ዮ Best new No-Drama Discipline: The Whole-Brain Way to Calm the Chaos and Nurture Your Child's Developing Mind ጬ ePUB Author Daniel J Siegel ፡

ዮ Best new No-Drama Discipline: The Whole-Brain Way to Calm the Chaos and Nurture Your Child's Developing Mind ጬ ePUB Author Daniel J Siegel ፡ ዮ Best new No-Drama Discipline: The Whole-Brain Way to Calm the Chaos and Nurture Your Child's Developing Mind ጬ ePUB Author Daniel J Siegel ፡ 9780345548047 excerptSiegel NO DRAMA DISCIPLINEChapter 1ReTHINKING DisciplineHere are some actual statements weve heard from parents weve worked with Do any of them resonate with you Do these comments sound familiar So many parents feel like this They want to handle things well when their kids are struggling to do the right thing, but often than not, they end up simply reacting to a situation, rather than working from a clear set of principles and strategies They shift into autopilot and give up control of their intentional parenting decisions.Autopilot may be a great tool when youre flying a plane Just flip the switch, sit back and relax, and let the computer take you where its been preprogrammed to go But when it comes to disciplining children, working from a preprogrammed autopilot isnt so great It can fly us straight into whatever dark and stormy cloud bank is looming, meaning parents and kids alike are in for a bumpy ride.Instead of being reactive, we want to be responsive to our kids We want to be intentional and make conscious decisions based on principles weve thought about and agreed on beforehand Being intentional means considering various options and then choosing the one that engages a thoughtful approach toward our intended outcomes For No Drama Discipline, this means the short term external outcome of behavioral boundaries and structure and the long term internal outcome of teaching life skills.Lets say, for example, your four year old hits you Maybe hes angry because you told him you needed to finish an email before you could play Legos with him, and he responded by slapping you on the back Its always surprising, isnt it, that a person that small can inflict so much pain What do you do If youre on autopilot, not working from a specific philosophy for how to handle misbehavior, you might simply react immediately without much reflection or intention Maybe youd grab him, possibly harder than you should, and tell him through clenched teeth, Hitting is not OK Then you might give him some sort of consequence, maybe marching him to his room for a time out.Is this the worst possible parental reaction No, its not But could it be better Definitely Whats needed is a clear understanding of what you actually want to accomplish when your child misbehaves.Thats the overall goal of this chapter, to help you understand the importance of working from an intentional philosophy and having a clear and consistent strategy for responding to misbehavior As we said in the introduction, the dual goals of discipline are to promote good external behavior in the short term and build the internal structure of the brain for better behavior and relationship skills in the long term Keep in mind that discipline is ultimately about teaching So when you clench your teeth, spit out a rule, and give a consequence, is that going to be effective in teaching your child about hitting Well, yes and no It might achieve the short term effect of getting him not to hit you Fear and punishment can be effective in the moment, but they dont work over the long term And are fear, punishment, and drama really what we want to use as primary motivators of our children If so, we teach that power and control are the best tools to get others to do what we want them to do.Again, its completely normal to just react when we get angry, especially when someone inflicts physical or emotional pain on us But there are better responses, responses that can achieve the same short term goal of reducing the likelihood of the unwanted behavior in the future, while also building skills So rather than just fearing your response and inhibiting an impulse in the future, your child will undergo a learning experience that creates an internal skill beyond simply an association of fear And all of this learning can occur while reducing the drama in the interaction and strengthening your connection with your child.Lets talk about how you can respond to make discipline less of a fear creating reaction and of a skill building response on your part.The Three Questions Why What How Before you respond to misbehavior, take a moment to ask yourself three simple questions 1 Why did my child act this way In our anger, our answer might be Because hes a spoiled brat or Because hes trying to push my buttons But when we approach with curiosity instead of assumptions, looking deeper at whats going on behind a particular misbehavior, we can often understand that our child was trying to express or attempt something but simply didnt handle it appropriately If we understand this, we ourselves can respond effectivelyand compassionately.2 What lesson do I want to teach in this moment Again, the goal of discipline isnt to give a consequence We want to teach a lessonwhether its about self control, the importance of sharing, acting responsibly, or anything else.3 How can I best teach this lesson Considering a childs age and developmental stage, along with the context of the situation did he realize the bullhorn was switched on before he raised it to the dogs ear , how can we most effectively communicate what we want to get across Too often, we respond to misbehavior as if consequences were the goal of discipline Sometimes natural consequences result from a childs decision, and the lesson is taught without our needing to do much But there are usually effective and loving ways to help our kids understand what were trying to communicate than to immediately hand out one size fits all consequences.By asking ourselves these three questionswhy, what, and howwhen our children do something we dont like, we can easily shift out of autopilot mode That means well be much likely to respond in a way thats effective in stopping the behavior in the short term while also teaching bigger, long lasting life lessons and skills that build character and prepare kids for making good decisions in the future.Lets look closely at how these three questions might help us respond to the four year old who slaps you while youre emailing When you hear the smack and feel the tiny, hand shaped imprint of pain on your back, it may take you a moment to calm down and avoid simply reacting Its not always easy, is it In fact, our brains are programmed to interpret physical pain as a threat, which activates the neural circuitry that can make us reactive and put us in a fight mode So it takes some effort, sometimes intense effort, to maintain control and practice No Drama Discipline We have to override our primitive reactive brain when this happens Not easy By the way, this gets much harder to do if were sleep deprived, hungry, overwhelmed, or not prioritizing self care This pause between reactive and responsive is the beginning of choice, intention, and skillfulness as a parent.So as quickly as possible, you want to try to pause and ask yourself the three questions Then you can see much clearly whats going on in your interaction with your child Every situation is different and depends on many different factors, but the answers to the questions might look something like this 1 Why did my child act this way He hit you because he wanted your attention and wasnt getting it Sounds pretty typical for a four year old, doesnt it Desirable No Developmentally appropriate Absolutely Its hard for a child this age to wait, and big feelings surfaced, making it even harder Hes not yet old enough to consistently calm himself effectively or quickly enough to prevent acting out You wish hed just soothe himself and with composure declare, Mom, Im feeling frustrated that youre asking me to keep waiting, and Im having a strong, aggressive impulse to hit you right nowbut I have chosen not to and am using my words instead But thats not going to happen It would be pretty funny if it did In that moment, hitting is your sons default strategy for expressing his big feelings of frustration and impatience, and he needs some time and skill building practice to learn how to handle both delaying gratification and appropriately managing anger Thats why he hit you.That feels much less personal, doesnt it Our kids dont usually lash out at us because theyre simply rude, or because were failures as parents They usually lash out because they dont yet have the capacity to regulate their emotional states and control their impulses And they feel safe enough with us to know that they wont lose our love, even when theyre at their worst In fact, when a four year old doesnt hit and acts perfect all the time, we have concerns about the childs bond with his parent When children are securely attached to their parents, they feel safe enough to test that relationship In other words, your childs misbehavior is often a sign of his trust and safety with you Many parents notice that their children save it all up for them, behaving much better at school or with other adults than they do at home This is why These flare ups are often signs of safety and trust, rather than just some form of rebellion.2 What lesson do I want to teach in this moment The lesson is not that misbehavior merits a consequence, but that there are better ways of getting your attention and managing his anger than resorting to violence You want him to learn that hitting isnt OK, and that there are lots of appropriate ways to express his big feelings.3 How can I best teach this lesson While giving him a time out or some other unrelated consequence might or might not make your son think twice next time about hitting, theres a better alternative What if you connected with him by pulling him to you and letting him know he has your full attention Then you could acknowledge his feelings and model how to communicate those emotions Its hard to wait You really want me to play, and youre mad that Im at the computer Is that right Most likely youll receive an angry Yes in response Thats not a bad thing hell know he has your attention And youll have his, too You can now talk with him and, as he becomes calmer and better able to listen, get eye contact, explain that hitting is never all right, and talk about some alternatives he could chooselike using his words to express his frustrationthe next time he wants your attention.This approach works with older kids as well Lets look at one of the most common issues faced by parents everywhere homework battles Imagine that your nine year old is seriously struggling when its time to study, and you two are going round and round on a regular basis At least once a week she melts down She gets so frustrated she ends up in tears, yelling at you and calling her teachers mean for assigning such difficult homework and herself stupid for having trouble After these proclamations she buries her face in the crook of her arm and collapses in a puddle of tears on the table.For a parent, this situation can be every bit as maddening as being slapped on the back by a four year old An autopilot response would be to give in to the frustration and, in the heat of anger, argue with your daughter and lecture her, blaming her for managing her time poorly and not listening well enough during class Youre probably familiar with the If you had started earlier, when I asked you to, youd be done by now lecture Weve never heard of a kid responding to that lecture with Youre right, Dad I really should have started when you asked Ill take responsibility for not beginning when I was supposed to, and Ive learned my lesson Ill just jump right on my homework earlier tomorrow Thanks for enlightening me on this.Instead of the lecture, what if you asked the why what how questions 1 Why did my child act this way Again, disciplinary approaches are going to change depending on who your child is and what her personality is like Maybe homework is a struggle for her and she feels frustrated, like its a battle she can never win Maybe theres something about it that feels too hard or overwhelming and makes her feel bad about herself, or maybe shes just needing physical activity The main feelings here could be frustration and helplessness.Or maybe school isnt usually that tough for her, but she melted down because shes tired and feeling overwhelmed today She got up early, went to school for six hours, then had a Girl Scouts meeting that lasted right up to dinnertime Now that shes eaten, shes supposed to sit at the kitchen table and work on fractions for forty five minutes No wonder shes freaking out a bit Thats a lot to ask of a nine year old or even an adult That doesnt mean she doesnt still need to do her homework, but it can change your perspectiveand your responsewhen you realize where shes coming from.2 What lesson do I want to teach in this moment It might be that you want to teach about effective time management and responsibility Or about making choices regarding which activities to participate in Or about how to handle frustration adaptively.3 How can I best teach this lesson However you answer question 2, a lecture when shes already upset definitely isnt the best approach This isnt a teachable moment, because the emotional, reactive parts of her brain are raging, overwhelming the calm, rational, thinking, and receptive parts of her brain So instead, you might want to help her with her fractions and just get through this particular crisis I know its a lot tonight and youre tired You can do this Ill sit with you and well knock it out Then once shes calmed down and you two are sharing a bowl of ice creamor maybe even the next dayyou can discuss whether shes overscheduled, or consider that shes really struggling to understand a concept, or explore the possibility that shes talking with friends in class and bringing home unfinished classwork, meaning she ends up with homework Ask her questions, and problem solve together to figure out whats going on Ask whats getting in the way of completing her homework, why she thinks its not working well, and what her suggestions would be Look at the whole experience as an opportunity to collaborate on improving the homework experience She might need some help building skills for coming up with solutions, but involve her in the process as much as possible.Remember to pick a time when youre both in a good, receptive state of mind, then begin by saying something like, The homework situation isnt working very well, is it I bet we can find a better way What do you think might work By the way, well give you lots of specific, practical suggestions to help with this type of conversation in Chapter 6, where we discuss No Drama redirection strategies Different kids will require different responses to the why what how questions, so were not saying that any of these specific answers will necessarily apply to your children at a given time The point is to look at discipline in a new way, to rethink it Then you can be guided by an overall philosophy when you interact with your kids, rather than simply reacting with whatever pops out when your kids do something you dont like Why what how questions give us a new way of moving from reactive parenting to receptive and intentional Whole Brain parenting strategies.Granted, you wont always have time to think through the three questions When good natured wrestling in the living room turns into a bloody cage match, or when you have young twins who are already late for ballet, its not that easy to go through a three question protocol We get it It may sound completely unrealistic that youd have time to be this mindful in the heat of the moment.Were not saying youll do it perfectly every time, or that youll immediately be able to think through your response when your kids get upset But the you consider and practice this approach, the natural and automatic it will become to offer a quick assessment and respond with an intentional response It can even become your default, your go to With practice, these questions can help you remain intentional and receptive in the face of previously reaction inducing interactions Asking why, what, and how can help create an internal sense of clarity even in the face of external chaos.As a result, youll receive the bonus of having to discipline less and less, because not only will you be shaping your childs brain so that he makes better decisions and learns the connection between his feelings and his behavior, but youll be attuned to whats happening with himwhy he does what he doesmeaning that youll be better able to guide him before things escalate Plus, youll be able to see things from his perspective, which will let you recognize when he needs your help, rather than your wrath.Cant vs Wont Discipline Isnt One Size Fits AllTo put it simply, asking the why what how questions helps us remember who our kids are and what they need The questions challenge us to be conscious of the age and unique needs of each individual After all, what works for one child may be the exact opposite of what her brother needs And what works for one child one minute might not work for the same child ten minutes later So dont think of discipline as a one size fits all solution Instead, remember how important it is to discipline this one child in this one moment.Too often, when we discipline on autopilot, we respond to a situation much from our general state of mind than from what our child needs at that particular time Its easy to forget that our children are just thatchildrenand to expect behavior beyond their developmental capacity For example, we cant expect a four year old to handle his emotions well when hes angry that his mom is still on the computer, any than we can expect a nine year old not to freak out about homework from time to time.Tina recently saw a mother and grandmother shopping They had buckled a little boy, who looked about fifteen months old, into their cart As the women browsed, looking at purses and shoes, the boy cried and cried, clearly wanting to get out of the cart He needed to move and walk and explore The caregivers absentmindedly handed him items to distract him, which just frustrated him This little boy couldnt talk, but his message was clear Youre asking way too much of me I need you to see what I need His behavior and emotional wails were completely understandable.In fact, we should assume that kids will sometimes experience and display emotional reactivity, as well as oppositional behavior Developmentally, theyre not working from fully formed brains yet as well explain in Chapter 2 , so they are literally incapable of meeting our expectations all of the time That means that when we discipline, we must always consider a childs developmental capacity, particular temperament, and emotional style, as well as the situational context.A valuable distinction is the idea of cant vs wont Parental frustration radically and drastically decreases when we distinguish between a cant and a wont Sometimes we assume that our kids wont behave the way we want them to, when in reality, they simply cant, at least not in this particular moment.The truth is that a huge percentage of misbehavior is about cant than wont The next time your child is having a hard time managing herself, ask yourself, Does the way shes acting make sense, considering her age and the circumstances Much often than not, the answer will be yes Run errands for hours with a three year old in the car, and shes going to get fussy An eleven year old who stayed out late watching fireworks the previous night and then had to get up early for a student council car wash the next morning is likely to melt down sometime during the day Not because he wont keep it together, but because he cant.We make this point to parents all the time It was especially effective with one single father who visited Tina in her office He was at his wits end because his five year old clearly demonstrated the ability to act appropriately and make good decisions But at times, his son would melt down over the smallest thing Heres how Tina approached the conversation.I began by trying to explain to this dad that at times his son couldnt regulate himself, which meant that he wasnt choosing to be willful or defiant The fathers body language in response to my explanation was clear He crossed his arms and leaned back in his chair Although he didnt literally roll his eyes, it was clear he wasnt about to start a Tina Bryson fan club So I said, Im getting the sense you dont agree with me here.He responded, It just doesnt make sense Sometimes hes great about handling even big disappointments Like last week when he didnt get to go to the hockey game Then other times hell completely lose his mind because he cant have the blue cup because its in the dishwasher Its not about what he cant do Hes just spoiled and needs stricter discipline He needs to learn how to obey And he can Hes already proven he can totally choose how to handle himself.I decided to take a therapeutic riskdoing something out of the ordinary without knowing quite how it would go I nodded, then asked, I bet youre a loving and patient dad most of the time, right He replied, Yes, most of the time Sometimes, of course, Im not.I tried to communicate some humor and playfulness in my tone as I said, So you can be patient and loving, but sometimes youre choosing not to be Fortunately, he smiled, beginning to see where I was going So I pressed on If you loved your son, wouldnt you make better choices and be a good dad all of the time Why are you choosing to be impatient or reactive He began to nod and broke out in an even bigger smile, acknowledging my playfulness as the point sank in.I continued What is it that makes it hard to be patient He said, Well, it depends on how Im feeling, like if Im tired or Ive had a rough day at work or something.I smiled and said, You know where Im going with this, dont you Of course he did Tina went on to explain that a persons capacity to handle situations well and make good decisions can really fluctuate according to the circumstances and the context of a given situation Simply because were human, our capacity to handle ourselves well is not stable and constant And thats certainly the case with a five year old.The father clearly understood what Tina was saying that its misguided to assume that just because his son could handle himself well in one moment, hed always be able to do so And that when his son didnt manage his feelings and behaviors, it wasnt evidence that he was spoiled and needed stricter discipline Rather, he needed understanding and help, and through emotional connection and setting limits, the father could increase and expand his sons capacity The truth is that for all of us, our capacity fluctuates given our state of mind and state of body, and these states are influenced by so many factorsespecially in the case of a developing brain in a developing child.Tina and the father talked further, and it was clear that he had fully understood Tinas point He got the difference between cant and wont, and he saw that he was imposing rigid and developmentally inappropriate one size fits all expectations on his young son, as well as on the boys sister This new perspective empowered him to switch off his parental autopilot and start working on making intentional, moment by moment decisions with his children, both of whom had their own particular personality and needs at different moments The father realized that not only could he still set clear, firm boundaries, but he could do so even effectively and respectfully, because he was taking into account each childs individual temperament and fluctuating capacity, along with the context of each situation As a result, hed be able to achieve both disciplinary goals to see less overall uncooperativeness from his son, and to teach him important skills and life lessons that would help him as he grew into a man.This father was learning to challenge certain assumptions in his own thinking, such as that misbehavior is always willful opposition instead of a moment of difficulty while trying to manage feelings and behaviors Future conversations with Tina led him to question not only this assumption, but also his emphasis on having his son and daughter obey him unconditionally and without exception Yes, he reasonably and justifiably wanted his discipline to encourage cooperation from his children But complete and unquestioning obedience Did he want his kids to grow up blindly obeying everyone their whole lives Or would he rather have them develop their own individual personalities and identities, learning along the way what it means to get along with others, observe limits, make good decisions, be self disciplined, and navigate difficult situations by thinking for themselves Again, he got the point, and it made all the difference for his children.One other assumption this father began to challenge within himself was that theres some silver bullet or magic wand that can be used to address any behavioral issue or concern We wish there were such a cure all, but theres not Its tempting to buy into one discipline practice that promises to work all the time and in every situation or to radically change a kid in a few days But the dynamics of interacting with children are always much complex than that Behavioral issues simply cant be resolved with a one size fits all approach that we apply to every circumstance or environment or child.Lets take a few minutes now and discuss the two most common one size fits all disciplinary techniques that parents rely on spanking and time outs.Spanking and the BrainOne autopilot response that a number of parents resort to is spanking We often get asked where we stand on the subject.Although were really big advocates for boundaries and limits, we are both strongly against spanking Physical punishment is a complex and highly charged topic, and a full discussion of the research, the various contexts in which physical punishment takes place, and the negative impacts of spanking is beyond the scope of this book But based on our neuroscientific perspective and review of the research literature, we believe that spanking is likely to be counterproductive when it comes to building respectful relationships with our children, teaching kids the lessons we want them to learn, and encouraging optimal development We also believe that children should have the right to be free from any form of violence, especially at the hands of the people they trust most to protect them.We know there are all kinds of parents, all kinds of kids, and all kinds of contexts in which discipline takes place And we certainly understand that frustration, along with the desire to do the right thing for their children, leads some parents to use spanking as a discipline strategy But the research consistently demonstrates that even when parents are warm, loving, and nurturing, not only is spanking children less effective in changing behavior in the long run, its associated with negative outcomes in many domains Granted, there are plenty of non spanking discipline approaches that can be just as damaging as spanking Isolating children for long periods of time, humiliating them, terrifying them by screaming threats, and using other forms of verbal or psychological aggression are all examples of disciplinary practices that wound childrens minds even when their parents never physically touch them.We therefore encourage parents to avoid any discipline approach that is aggressive, inflicts pain, or creates fear or terror For one thing, its counterproductive The childs attention shifts from her own behavior and how to modify it, to the caregivers response to the behavior, meaning that the child no longer considers her own actions at all Instead, she thinks only about how unfair and mean her parent was to hurt heror even how scary her parent was in that moment The parental response, then, undermines both of the primary goals of disciplinechanging behavior and building the brainbecause it sidesteps an opportunity for the child to think about her own behavior and even feel some healthy guilt or remorse.Another important problem with spanking is what happens to the child physiologically and neurologically The brain interprets pain as a threat So when a parent inflicts physical pain on a child, that child faces an unsolvable biological paradox On one hand, were all born with an instinct to go toward our caregivers for protection when were hurt or afraid But when our caregivers are also the source of the pain and fear, when the parent has caused the state of terror inside the child by what he or she has done, it can be very confusing for the childs brain One circuit drives the child to try to escape the parent who is inflicting pain another circuit drives the child toward the attachment figure for safety So when the parent is the source of fear or pain, the brain can become disorganized in its functioning, as there is no solution We call this at the extreme a form of disorganized attachment The stress hormone cortisol, released with such a disorganized internal state and repeated interpersonal experiences of rage and terror, can lead to long lasting negative impacts on the brains development, as cortisol is toxic to the brain and inhibits healthy growth Harsh and severe punishment can actually lead to significant changes in the brain, such as the death of brain connections and even brain cells.Another problem with spanking is that it teaches the child that the parent has no effective strategy short of inflicting bodily pain Thats a direct lesson every parent should consider quite deeply do we want to teach our kids that the way to resolve a conflict is to inflict physical pain, particularly on someone who is defenseless and cannot fight back Looking through the lens of the brain and body, we know that humans are instinctually wired to avoid pain And it is also the same part of the brain that mediates physical pain that processes social rejection Inflicting physical pain is also creating social rejection in the childs brain Since children cant be perfect, we see the importance of the findings indicating that while spanking often stops a behavior in a particular moment, its not as effective at changing behavior in the long run Instead, children will often just get better at concealing what theyve done In other words, the danger is that kids will do whatever it takes to avoid the pain of physical punishment and social rejection , which will often mean lying and hidingnot collaboratively communicating and being open to learning.One final point about spanking has to do with which part of the brain we want to appeal to and develop with our discipline As well explain in the next chapter, parents have the option of engaging the higher, thinking part of the childs wise brain, or the lower, reactive, reptilian part If you threaten or physically attack a reptile, what kind of a response do you think youll get Imagine a cornered cobra, spitting at you There is nothing wise or connecting about being reactive.When we are threatened or physically attacked, our reptilian or primitive brain takes over We move into an adaptive survival mode, often called fight, flight, or freeze We can also faint, a response that occurs in some when they feel totally helpless Likewise, when we cause our kids to experience fear, pain, and anger, we activate an increase in the flow of energy and information to the primitive, reactive brain, instead of directing the flow to the receptive thinking, sophisticated and potentially wise regions of the brain that allow kids to make healthy and flexible choices and handle their emotions well.Do you want to trigger reactivity in your childs primitive brain, or engage her thinking, rational brain in being receptive and openly engaged with the world When we activate the reactive states of the brain, we miss the chance to develop the thinking part of the brain Its a lost opportunity Whats , we have so many other, effective options for disciplining our kidsstrategies that give children practice using their upstairs brain so that its stronger and further developed, meaning that theyre much better able to be responsible people who do the right thing often than not Much about that in Chapters 36.With lucid, engaging prose accompanied by cartoon illustrations, Daniel J Siegel and Tina Payne Bryson help parents teach and communicate effectively Publishers Weekly A lot of fascinating insights an eye opener worth reading Parents Insightful The ideas presented in this latest book can actually be applied to all of our relationships, as it will help us in many circumstances to be able to calm down, have empathy for another person, and then communicate in a constructive way about our concerns and proposed solutions What works to help children learn and behave better might also help our worlds leaders and large groups of people get along better, as many of us adults failed to develop these mindsight skills as we were growing up and we tend to sabotage our relationships with others as a result Whether you are a parent, a teacher, or just a person who wishes to learn to get along better with others, you may find some valuable insights in No Drama Discipline Examiner.comWow This book grabbed me from the very first page and did not let go Daniel Siegel and Tina Payne Bryson explain extremely well why punishment is a dead end strategy Then they describe what to do instead By making the latest breakthroughs in brain science accessible to any parent, they show why empathy and connection are the royal road to cooperation, discipline, and family harmony.Lawrence J Cohen, Ph.D., author of The Opposite of Worry Using simple and clear explanations, practical advice, and cartoons that make the how to guidance come alive, this book is a rich resource for families trying to navigate meltdowns and misunderstandings It explains how neurobiology drives childrens infuriating and puzzling behavior and will help parents make their way through the trenches of a typical day with grace, mutual respect, and a good helping of delight.Wendy Mogel, Ph.D., author of The Blessing of a Skinned Knee What a relief Siegel and Bryson take the difficulty out of discipline, for parents or anyone who has to help kids behave No Drama Discipline offers a research based, commonsense approach that any grown up will be happy to use, and any kid will benefit from.Daniel Goleman, author of Emotional Intelligence Frustrated parents often ask me why the disciplinary techniques they are using with their children arent working, or are even making things worse I have not always known what to say, because I was not always sure I understood what was going wrong Now I know No Drama Discipline unlocks the secrets of discipline what works and what doesnt, and whyand what to do when you are pulling your hair out Simply put, Dan Siegel and Tina Payne Brysons insights and techniques will make you a better parent I know I will be using the concepts from this extraordinarily helpful book for years to come.Michael Thompson, Ph.D., co author of Raising Cain No Drama Discipline The Whole Brain Way to Calm No unlocks the secrets of discipline what works and doesn t, why do when you are pulling your hair out Simply put, Dan Siegel Tina Payne Bryson s insights techniques will make a better parent Dr Books Discipline NO DRAMA DISCIPLINE offers research based, common sense approach that any grown up be happy use, kid benefit from Daniel Goleman, author Emotional Intelligence Wow This book grabbed me very first page did not let go explain extremely well punishment is dead end strategy Goodreads one best parenting books I have read Gone days spanking, time outs other distancing, damaging methods While those ways often escalate tears, anger, frustration parents kids , tools presented in this calming, connecting life changing HuffPost One my deepest hopes about no drama it invite new conversation we hope good for children alike increase YouTube Jul Highlighting fascinating link between child neurological development way reacts misbehavior, provides an effective, compassionate road map Audiobook by J Siegel, commonsense More same Summary By And How To Your Kids Without Hysterics From Them Or You Fatherly Jan PM Discipline, Brainstorm ADVERTISEMENT Can t A Kid Until Have Consistent Definition Of has proactive, reactive Sep dealing with tantrums, tensions, tears without causing scene Appendix Refrigerator Sheet Dr Siegel WholeBrain,Discipline Siegel, MD Bryson, PhD Please Do Not Copy, Quote or Distribute inany manner writtenpermissionfrom no In Easy Parenting Lessons Care Start using method happier, adjusted childhood seems like holy grail parenting, on par homework house cleans itself Watch videoTime most popular technique used recommended pediatricians experts Payne eBay Calm Chaos Nurture Chil Brand New Hardcover starsDaniel Wikipedia born July clinical professor psychiatry at UCLA School Medicine Executive Director Mindsight Institute Background received his medical degree Home Law Offices LLC Havertown lawyer also been strong unwavering advocate clients, known zealously representing clients workers compensation matters Philadelphia County where he practiced approximately years Delaware County, Montgomery Chester throughout Southeastern internationally acclaimed author, award winning educator, psychiatrist He currently serves as co investigator Center Culture, Brain, Development director Mindful Awareness Research Author Child Harvard University completed postgraduate education training pediatrics child, adolescent adult DrDanSiegel Twitter Thank making book, Aware Science Practice Presence, York Times Bestseller m looking forward hearing experiences Wheel Aware latest introduces readers pioneering, science based meditation practice practical instruction mastering Awareness, tool cultivating focus, presence, peace day Aware MDKILA About bestseller groundbreaking bestselling Kripalu executive Institute, which online learning person lectures focus how mindsight individuals, families, AWARE Kirkus Reviews delivers visualize process, attention spoke, knowing awareness hub, knowns rim But can inhibiting prejudices hard won knowledge world renowned Clinical Professor Psychiatry SOLD OUT presents AWARE Berkeley Arts Letters Greater Good UC present evening Presence Groundbreaking Meditation Listen Audiobooks written Audible Mindsight iBooks itunesle Read free sample buy iPhone, iPad, iPod touch, Mac List Looking See all authored including Inside Out, Minutes Giving Our Children Ourselves Social Skills Reduce Stress Anxiety Healthier, Happy Lives, ThriftBooks Home Official website Includes speaking events, audio video highlights, course information news recognized practicing several books, Personal Transformation, Biography Biography Parenting Out Deeper Self Understanding Help Raise Who Thrive th Anniversary Edition Mary Hartzell FREE shipping qualifying An updated edition preface classic BRAINSTORM Minding PsychAlive Power Purpose Teenage b No-Drama Discipline: The Whole-Brain Way to Calm the Chaos and Nurture Your Child's Developing Mind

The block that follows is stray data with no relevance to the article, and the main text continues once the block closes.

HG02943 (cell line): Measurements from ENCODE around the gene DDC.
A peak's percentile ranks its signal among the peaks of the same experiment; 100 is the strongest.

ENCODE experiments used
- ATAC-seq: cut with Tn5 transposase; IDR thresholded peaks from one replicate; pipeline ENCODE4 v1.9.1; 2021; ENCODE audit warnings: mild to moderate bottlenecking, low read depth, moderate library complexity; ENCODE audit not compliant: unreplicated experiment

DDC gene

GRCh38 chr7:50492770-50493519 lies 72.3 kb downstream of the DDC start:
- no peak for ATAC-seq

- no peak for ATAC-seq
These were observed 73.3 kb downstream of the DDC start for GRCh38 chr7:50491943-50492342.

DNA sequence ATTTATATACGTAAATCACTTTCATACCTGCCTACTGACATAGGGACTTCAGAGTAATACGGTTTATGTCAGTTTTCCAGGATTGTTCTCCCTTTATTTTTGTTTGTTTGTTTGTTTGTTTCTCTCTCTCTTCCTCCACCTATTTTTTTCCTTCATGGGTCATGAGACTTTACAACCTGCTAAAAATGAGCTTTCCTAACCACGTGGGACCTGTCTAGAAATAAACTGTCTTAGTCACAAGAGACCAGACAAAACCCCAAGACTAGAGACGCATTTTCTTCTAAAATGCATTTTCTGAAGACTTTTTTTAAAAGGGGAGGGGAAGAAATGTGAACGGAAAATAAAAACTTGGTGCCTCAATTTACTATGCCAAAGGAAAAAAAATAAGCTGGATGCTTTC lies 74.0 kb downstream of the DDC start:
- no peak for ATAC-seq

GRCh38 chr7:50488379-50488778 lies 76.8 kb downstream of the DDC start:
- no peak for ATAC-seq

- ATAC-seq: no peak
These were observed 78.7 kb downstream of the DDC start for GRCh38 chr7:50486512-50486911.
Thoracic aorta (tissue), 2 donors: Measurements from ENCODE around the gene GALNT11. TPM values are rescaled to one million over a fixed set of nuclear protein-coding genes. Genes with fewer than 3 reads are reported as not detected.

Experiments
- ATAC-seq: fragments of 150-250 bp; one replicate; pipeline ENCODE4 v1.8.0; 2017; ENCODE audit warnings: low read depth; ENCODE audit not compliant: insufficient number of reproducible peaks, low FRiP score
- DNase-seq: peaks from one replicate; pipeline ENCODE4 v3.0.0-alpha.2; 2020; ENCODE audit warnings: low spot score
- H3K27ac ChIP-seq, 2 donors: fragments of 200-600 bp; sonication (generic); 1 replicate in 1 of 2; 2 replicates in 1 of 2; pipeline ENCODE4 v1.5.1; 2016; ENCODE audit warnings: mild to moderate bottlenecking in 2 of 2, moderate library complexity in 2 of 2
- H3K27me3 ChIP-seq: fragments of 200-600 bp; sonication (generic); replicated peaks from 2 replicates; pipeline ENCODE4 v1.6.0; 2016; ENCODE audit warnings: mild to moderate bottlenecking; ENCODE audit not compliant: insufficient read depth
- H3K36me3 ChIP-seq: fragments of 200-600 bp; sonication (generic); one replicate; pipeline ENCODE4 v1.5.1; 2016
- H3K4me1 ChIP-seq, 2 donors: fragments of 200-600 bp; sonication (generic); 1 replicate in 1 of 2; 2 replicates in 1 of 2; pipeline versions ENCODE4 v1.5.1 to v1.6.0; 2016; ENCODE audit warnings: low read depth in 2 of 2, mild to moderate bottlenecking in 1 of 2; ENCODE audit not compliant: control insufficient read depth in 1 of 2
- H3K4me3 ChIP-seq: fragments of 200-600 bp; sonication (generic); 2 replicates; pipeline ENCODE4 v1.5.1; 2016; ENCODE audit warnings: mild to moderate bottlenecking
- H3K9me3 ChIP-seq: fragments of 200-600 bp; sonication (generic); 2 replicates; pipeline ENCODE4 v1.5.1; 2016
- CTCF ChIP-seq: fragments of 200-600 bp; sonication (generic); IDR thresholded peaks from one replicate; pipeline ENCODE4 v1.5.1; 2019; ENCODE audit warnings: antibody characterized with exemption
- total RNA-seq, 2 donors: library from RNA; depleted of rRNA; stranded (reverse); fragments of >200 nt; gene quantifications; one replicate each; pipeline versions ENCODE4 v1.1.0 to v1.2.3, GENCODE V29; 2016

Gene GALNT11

• Format Kindle
    • 0345548043
    • No-Drama Discipline: The Whole-Brain Way to Calm the Chaos and Nurture Your Child's Developing Mind
    • Daniel J Siegel
    • Anglais
    • 2017-05-03T15:10+03:00